Faithfully cynical

I don’t think of myself as an optimist. Hardly a situation will pass without a dire warning from me on the likelihood of its going to hell, a habit not helped by the fact that my proclamations are often correct: yes, our recently widowed neighbour was trying to get rid of her tenant’s daughter so she’d have the tenant all to herself; yes, our other neighbour’s new wife used him to have a baby and now wants a divorce and for him to sign the child off*; yes, the gardener everyone was raving about turned out to be a liar and a thief. And so on. I don’t think it’s an ability so much as it is cynicism: you’re rarely disappointed when you bet on the worst of people.

One area I’ve tried my best to battle this ominous cynicism is the church. Yes, the church – which gathers the very worst of us together and sticks labels that read “free”, “saved”, “grace” and “righteousness” on otherwise bottomline bad people – has received a (relatively) free pass from me and my jaundiced eye. Ironic, because if you’re looking for the worst of human pettiness, treachery, hatred and coffee, even in the best of congregations, the closest set of church doors will usually do.

Take for instance the debacle that rocked the tea duty roster at the church where I’m volunteering. Everyone wants to have tea and gossip after the church service; you’ve gotten up at seven am on a Sunday, you might as well, or so the thinking goes. Unfortunately, very few of the people who want to have tea and coffee after the church service want to take turns serving tea and coffee to the other members of the congregation, and so the same five people ended up doing it Sunday in and Sunday out. If I hadn’t been one of those five people, and if I hadn’t been expected to spontaneously take over the tea duty roster on account of a stray vagina I happened to have in my possession, I probably would have cared less; but I am, and I had to. The situation went south rather swiftly.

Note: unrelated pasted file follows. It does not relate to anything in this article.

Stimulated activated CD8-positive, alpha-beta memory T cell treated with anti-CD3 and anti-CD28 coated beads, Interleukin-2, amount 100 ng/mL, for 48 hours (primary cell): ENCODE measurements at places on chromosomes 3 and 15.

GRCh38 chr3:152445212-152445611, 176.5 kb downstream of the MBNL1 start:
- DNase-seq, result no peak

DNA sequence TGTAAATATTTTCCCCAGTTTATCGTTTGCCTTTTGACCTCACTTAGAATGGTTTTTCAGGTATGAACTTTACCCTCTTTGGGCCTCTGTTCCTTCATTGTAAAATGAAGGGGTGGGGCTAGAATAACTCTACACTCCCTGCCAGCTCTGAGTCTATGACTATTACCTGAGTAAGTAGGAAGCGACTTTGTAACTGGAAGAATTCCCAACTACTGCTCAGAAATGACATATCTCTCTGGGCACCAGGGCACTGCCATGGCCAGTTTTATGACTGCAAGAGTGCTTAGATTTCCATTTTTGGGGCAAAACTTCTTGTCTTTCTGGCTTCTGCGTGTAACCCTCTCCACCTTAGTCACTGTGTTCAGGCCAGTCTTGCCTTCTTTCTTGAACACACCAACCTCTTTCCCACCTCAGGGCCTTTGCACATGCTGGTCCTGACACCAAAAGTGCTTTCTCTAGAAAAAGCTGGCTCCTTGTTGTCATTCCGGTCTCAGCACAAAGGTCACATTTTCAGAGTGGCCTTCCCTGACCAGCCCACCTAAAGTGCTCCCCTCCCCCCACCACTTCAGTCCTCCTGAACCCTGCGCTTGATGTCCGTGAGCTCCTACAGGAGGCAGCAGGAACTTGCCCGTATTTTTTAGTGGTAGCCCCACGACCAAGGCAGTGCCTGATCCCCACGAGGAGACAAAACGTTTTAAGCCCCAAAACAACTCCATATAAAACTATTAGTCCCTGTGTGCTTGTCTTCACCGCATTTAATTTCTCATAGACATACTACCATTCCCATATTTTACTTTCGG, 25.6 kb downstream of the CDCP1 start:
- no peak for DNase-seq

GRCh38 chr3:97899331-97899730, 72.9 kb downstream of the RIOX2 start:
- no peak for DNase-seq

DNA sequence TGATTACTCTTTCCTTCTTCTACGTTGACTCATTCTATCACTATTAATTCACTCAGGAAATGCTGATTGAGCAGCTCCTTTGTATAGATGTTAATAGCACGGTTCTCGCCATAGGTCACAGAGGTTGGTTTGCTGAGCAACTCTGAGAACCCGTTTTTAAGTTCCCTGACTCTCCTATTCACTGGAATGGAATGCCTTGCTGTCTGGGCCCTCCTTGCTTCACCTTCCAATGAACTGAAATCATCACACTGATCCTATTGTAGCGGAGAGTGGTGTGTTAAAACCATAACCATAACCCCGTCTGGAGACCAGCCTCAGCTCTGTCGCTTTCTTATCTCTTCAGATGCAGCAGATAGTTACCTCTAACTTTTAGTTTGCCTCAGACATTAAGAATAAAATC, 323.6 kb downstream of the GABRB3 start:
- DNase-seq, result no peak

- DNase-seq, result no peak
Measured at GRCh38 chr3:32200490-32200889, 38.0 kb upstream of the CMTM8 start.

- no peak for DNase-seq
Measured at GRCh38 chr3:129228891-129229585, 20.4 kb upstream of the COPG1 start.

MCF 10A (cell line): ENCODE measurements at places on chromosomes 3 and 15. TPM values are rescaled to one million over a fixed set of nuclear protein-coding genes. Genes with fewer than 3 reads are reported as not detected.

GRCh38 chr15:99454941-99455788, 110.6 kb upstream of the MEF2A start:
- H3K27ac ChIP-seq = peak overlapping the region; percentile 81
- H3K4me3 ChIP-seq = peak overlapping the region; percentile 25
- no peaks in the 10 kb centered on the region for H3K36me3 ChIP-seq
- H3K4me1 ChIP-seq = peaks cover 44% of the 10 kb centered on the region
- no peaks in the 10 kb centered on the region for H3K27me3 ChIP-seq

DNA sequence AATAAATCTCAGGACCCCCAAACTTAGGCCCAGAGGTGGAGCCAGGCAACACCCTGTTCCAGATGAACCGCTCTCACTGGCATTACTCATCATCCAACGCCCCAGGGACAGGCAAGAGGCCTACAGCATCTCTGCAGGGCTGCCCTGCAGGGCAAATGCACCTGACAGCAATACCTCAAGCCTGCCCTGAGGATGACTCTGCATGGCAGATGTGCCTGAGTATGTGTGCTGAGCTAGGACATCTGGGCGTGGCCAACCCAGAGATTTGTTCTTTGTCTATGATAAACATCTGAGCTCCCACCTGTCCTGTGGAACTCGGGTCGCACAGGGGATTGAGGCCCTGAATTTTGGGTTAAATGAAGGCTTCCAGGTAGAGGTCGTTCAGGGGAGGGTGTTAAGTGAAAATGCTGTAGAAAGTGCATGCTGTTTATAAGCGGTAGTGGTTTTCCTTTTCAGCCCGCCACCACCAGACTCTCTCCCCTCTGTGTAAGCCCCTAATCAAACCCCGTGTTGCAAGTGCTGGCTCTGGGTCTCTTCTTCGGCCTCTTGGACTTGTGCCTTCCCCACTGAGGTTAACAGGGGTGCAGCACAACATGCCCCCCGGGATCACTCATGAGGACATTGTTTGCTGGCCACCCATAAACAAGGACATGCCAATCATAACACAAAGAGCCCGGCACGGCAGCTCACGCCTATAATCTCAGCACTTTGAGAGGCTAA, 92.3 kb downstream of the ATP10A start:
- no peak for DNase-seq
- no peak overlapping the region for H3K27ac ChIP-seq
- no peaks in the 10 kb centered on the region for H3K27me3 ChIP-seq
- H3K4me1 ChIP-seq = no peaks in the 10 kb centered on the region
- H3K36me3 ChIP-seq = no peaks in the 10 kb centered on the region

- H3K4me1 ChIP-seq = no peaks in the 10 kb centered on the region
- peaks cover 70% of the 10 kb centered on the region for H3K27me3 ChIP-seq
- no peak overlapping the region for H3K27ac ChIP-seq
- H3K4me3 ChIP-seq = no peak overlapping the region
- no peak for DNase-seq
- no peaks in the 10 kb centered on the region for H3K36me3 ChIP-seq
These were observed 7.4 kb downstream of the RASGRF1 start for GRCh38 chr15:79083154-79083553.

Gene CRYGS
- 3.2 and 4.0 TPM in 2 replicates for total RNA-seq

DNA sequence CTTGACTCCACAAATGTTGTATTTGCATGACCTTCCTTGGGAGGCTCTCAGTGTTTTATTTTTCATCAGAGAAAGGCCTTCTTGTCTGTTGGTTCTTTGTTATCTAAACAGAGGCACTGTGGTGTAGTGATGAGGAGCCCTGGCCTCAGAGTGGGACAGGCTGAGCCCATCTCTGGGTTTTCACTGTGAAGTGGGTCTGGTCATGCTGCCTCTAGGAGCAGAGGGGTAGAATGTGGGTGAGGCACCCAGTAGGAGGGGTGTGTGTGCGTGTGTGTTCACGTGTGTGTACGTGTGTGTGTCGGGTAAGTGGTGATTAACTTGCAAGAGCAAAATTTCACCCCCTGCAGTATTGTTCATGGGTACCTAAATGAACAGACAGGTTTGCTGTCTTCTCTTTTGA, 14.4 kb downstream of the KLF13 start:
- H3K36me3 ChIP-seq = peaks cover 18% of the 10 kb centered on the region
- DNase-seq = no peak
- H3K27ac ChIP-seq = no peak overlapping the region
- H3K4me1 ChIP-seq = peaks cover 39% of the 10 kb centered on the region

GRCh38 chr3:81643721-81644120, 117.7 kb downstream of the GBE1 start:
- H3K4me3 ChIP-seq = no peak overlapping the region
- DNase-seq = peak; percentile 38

Okay, we can be pointed about this, the church council decided: tea after church was cancelled. Now, a few weeks later it’s still cancelled, because despite complaints about its absence and the minister’s plummeting popularity re: all matters tea related, there weren’t enough volunteers to prompt its revival. The excuses are varied: we’re busy, I’m sure you understand; we’re men and our hands fall right off if we so much as look at a teapot; we did it before, once, two decades ago; we did it before, once, two decades ago, and swore a blood oath against its then-organiser; we don’t want to; it’s not part of the job description; what is “tea”?

The tea duty roster furore demonstrates on a small scale why so many churches empty every year: we’re bloody awful at church.